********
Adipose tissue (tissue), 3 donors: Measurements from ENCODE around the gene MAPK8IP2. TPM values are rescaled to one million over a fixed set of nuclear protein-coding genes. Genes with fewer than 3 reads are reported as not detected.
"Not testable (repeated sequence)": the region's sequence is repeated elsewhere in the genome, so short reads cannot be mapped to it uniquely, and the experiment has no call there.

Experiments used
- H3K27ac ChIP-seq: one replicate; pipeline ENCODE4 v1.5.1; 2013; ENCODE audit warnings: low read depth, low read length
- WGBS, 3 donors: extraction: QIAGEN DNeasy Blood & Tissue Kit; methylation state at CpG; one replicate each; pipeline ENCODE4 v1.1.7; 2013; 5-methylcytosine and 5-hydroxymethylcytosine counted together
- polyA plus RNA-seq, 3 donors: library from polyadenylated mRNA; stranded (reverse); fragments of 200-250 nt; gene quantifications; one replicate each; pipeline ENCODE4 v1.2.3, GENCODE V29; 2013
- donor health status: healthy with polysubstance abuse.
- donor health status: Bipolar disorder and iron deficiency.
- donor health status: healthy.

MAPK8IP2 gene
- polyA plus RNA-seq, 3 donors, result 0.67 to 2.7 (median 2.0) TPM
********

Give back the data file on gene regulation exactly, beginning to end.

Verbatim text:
Adipose tissue (tissue), 3 donors: Measurements from ENCODE around the gene MAPK8IP2. TPM values are rescaled to one million over a fixed set of nuclear protein-coding genes. Genes with fewer than 3 reads are reported as not detected.
"Not testable (repeated sequence)": the region's sequence is repeated elsewhere in the genome, so short reads cannot be mapped to it uniquely, and the experiment has no call there.

Experiments used
- H3K27ac ChIP-seq: one replicate; pipeline ENCODE4 v1.5.1; 2013; ENCODE audit warnings: low read depth, low read length
- WGBS, 3 donors: extraction: QIAGEN DNeasy Blood & Tissue Kit; methylation state at CpG; one replicate each; pipeline ENCODE4 v1.1.7; 2013; 5-methylcytosine and 5-hydroxymethylcytosine counted together
- polyA plus RNA-seq, 3 donors: library from polyadenylated mRNA; stranded (reverse); fragments of 200-250 nt; gene quantifications; one replicate each; pipeline ENCODE4 v1.2.3, GENCODE V29; 2013
- donor health status: healthy with polysubstance abuse.
- donor health status: Bipolar disorder and iron deficiency.
- donor health status: healthy.

MAPK8IP2 gene
- polyA plus RNA-seq, 3 donors, result 0.67 to 2.7 (median 2.0) TPM